Hidden away in the little-known County Fermangh along the Ireland–Northern Ireland border is the Marble Arch geopark and the Boho Caves. Buried within the hollowed hills is a collection of limestone caves. Some caves can be visited – such as those in the Marble Arch geopark – while others are harder to find. Pollenagollum Cave is one of those subterranean worlds that few discover – and those who do are not disappointed. Located in Belmore Mountain Park, Pollenagollum Cave (meaning “hole of the doves”) bores into the face of a small 12-metre-high cliff, its mouth at the bottom of a graceful waterfall. The cave itself goes back about 2 km, where there is another entrance in the hollowed-out hills of Marble Arch, though an underground stream makes the cave impassible (only the first kilometre or so is unblocked). Pollenagollumm Cave’s claim to fame is quite recent – it was here that, in the much-loved Game of Thrones TV Series, the scene in which Beric Dondarrian had Arya and her companions where brought to his underground hideout was filmed! The limestone cave is impressive, and the surrounding Belmore Forest and quarry is tranquil and beautiful.
Pro tip: The whole loop in Belmore Forest is about 7km, though the cave is only about 1km along the trail. There is also a stone marked with neolithic-era Curvilinear art not far off the path, but isn’t well marked. Please note that access to the cave is by permission only – some speleology associations may be able to bring curious visitors. Otherwise, there is a viewpoint just about the cave and waterfall for those who simply want to enjoy the panorama.
Rivendell? Gondor? Narnia? Hogwarts? Sadly, no to all. However magical it looks, this is no fantasy world but instead the Spanish town of Ronda is a magical city set deep in the sunburnt deserted landscapes of Andalucia, optimistically built onto a cliff split by a colossal gorge. The two sides of Ronda are tethered together by this stunning bridge known as Ronda’s Puente Nuevo. The newest of the three bridges that crosses the breathtaking El Tajo Gorge carved by the mighty Guadalevin River, Puente Nuevo was finished in 1793 after a long 34 years of construction. It is a master of engineering and an impressive work of architecture, calling in at a shocking 66 meters long and 98 meters high, built straight into the solid rock of the El Tajo Gorge. The small window just visible in the side of the bridge was once used as a prison – with condemned prisoners simply thrown from their cells to meet their doom on the rocks at the bottom of gorge a la Vlad Tepes Dracula. Today, it is both tourist attraction as well as a fully functional bridge, connecting forevermore both halves of the city of Ronda, capital of the famous Pueblos Blancos.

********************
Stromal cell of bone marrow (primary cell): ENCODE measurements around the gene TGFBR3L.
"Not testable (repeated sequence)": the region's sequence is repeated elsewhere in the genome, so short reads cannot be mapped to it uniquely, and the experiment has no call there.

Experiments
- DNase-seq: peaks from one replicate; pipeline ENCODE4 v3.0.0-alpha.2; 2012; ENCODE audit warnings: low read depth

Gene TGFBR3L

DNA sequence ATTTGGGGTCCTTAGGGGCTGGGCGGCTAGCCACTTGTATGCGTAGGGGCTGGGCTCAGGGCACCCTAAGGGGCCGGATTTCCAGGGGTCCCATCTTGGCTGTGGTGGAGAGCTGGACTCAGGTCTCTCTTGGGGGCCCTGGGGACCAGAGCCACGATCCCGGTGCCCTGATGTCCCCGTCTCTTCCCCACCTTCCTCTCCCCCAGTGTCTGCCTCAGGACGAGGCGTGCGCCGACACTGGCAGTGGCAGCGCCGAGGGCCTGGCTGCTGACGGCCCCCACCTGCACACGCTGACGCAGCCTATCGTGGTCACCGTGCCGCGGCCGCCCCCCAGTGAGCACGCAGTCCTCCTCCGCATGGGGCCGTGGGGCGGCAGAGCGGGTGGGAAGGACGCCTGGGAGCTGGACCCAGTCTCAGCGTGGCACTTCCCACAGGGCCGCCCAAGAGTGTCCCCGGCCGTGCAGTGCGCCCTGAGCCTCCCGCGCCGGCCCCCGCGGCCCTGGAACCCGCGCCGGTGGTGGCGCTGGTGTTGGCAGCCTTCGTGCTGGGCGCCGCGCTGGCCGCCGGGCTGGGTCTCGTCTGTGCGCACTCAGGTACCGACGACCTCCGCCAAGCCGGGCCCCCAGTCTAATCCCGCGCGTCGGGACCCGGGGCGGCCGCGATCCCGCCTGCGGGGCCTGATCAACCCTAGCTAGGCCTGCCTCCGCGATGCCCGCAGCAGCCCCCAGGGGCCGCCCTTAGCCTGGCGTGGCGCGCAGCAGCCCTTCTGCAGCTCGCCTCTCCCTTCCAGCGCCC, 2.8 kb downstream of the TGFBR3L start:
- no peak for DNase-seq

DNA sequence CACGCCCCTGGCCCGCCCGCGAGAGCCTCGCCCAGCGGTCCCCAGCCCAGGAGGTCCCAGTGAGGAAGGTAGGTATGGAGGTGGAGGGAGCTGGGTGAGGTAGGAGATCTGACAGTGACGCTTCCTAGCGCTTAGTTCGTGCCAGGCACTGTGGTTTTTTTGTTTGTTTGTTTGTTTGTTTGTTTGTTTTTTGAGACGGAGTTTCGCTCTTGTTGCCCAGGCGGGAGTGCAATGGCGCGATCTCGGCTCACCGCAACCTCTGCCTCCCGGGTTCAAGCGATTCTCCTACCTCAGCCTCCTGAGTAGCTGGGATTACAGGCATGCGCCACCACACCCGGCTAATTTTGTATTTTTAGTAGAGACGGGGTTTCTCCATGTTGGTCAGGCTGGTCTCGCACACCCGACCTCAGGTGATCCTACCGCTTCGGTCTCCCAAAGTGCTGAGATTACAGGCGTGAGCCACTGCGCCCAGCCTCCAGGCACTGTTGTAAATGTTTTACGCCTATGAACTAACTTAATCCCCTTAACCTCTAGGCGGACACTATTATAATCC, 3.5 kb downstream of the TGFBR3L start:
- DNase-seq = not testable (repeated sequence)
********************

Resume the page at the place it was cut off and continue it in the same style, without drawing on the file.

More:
Pro Tip: The Puente Nuevo bridge is best seen from below. Descend along a narrow path that leads down the side of the gorge, but beware, the path is eroded and in poor condition so be sure to wear proper hiking gear.
It’s easy to imagine a nymph or mermaid or other such mythical creature residing here in this rocky grotto, a little waterfall cascading down through one of the many cracks into the mermaid’s fountain below. Located at the top of the Rocher des Doms, this is Avignon’s main park. Climbing to the top reveals an amazing view over the city of popes and the surrounding countryside (including a view of the Palace of the Popes as well as the Pont (Bridge) d’Avignon, which is famous despite stretching only halfway across the river!) The park was originally inhabited during the Neolithic age, later built up as a Roman settlement, only to be used by medieval shepherds for grazing, and finally converted into a park in the 18th/19th centuries. Today, it is one of Avignon’s nicest spots. At times lively, at times quiet, the park offers lovely paths and breathtaking panoramas–not to mention this semi-mythological grotto reminiscent of bygone times!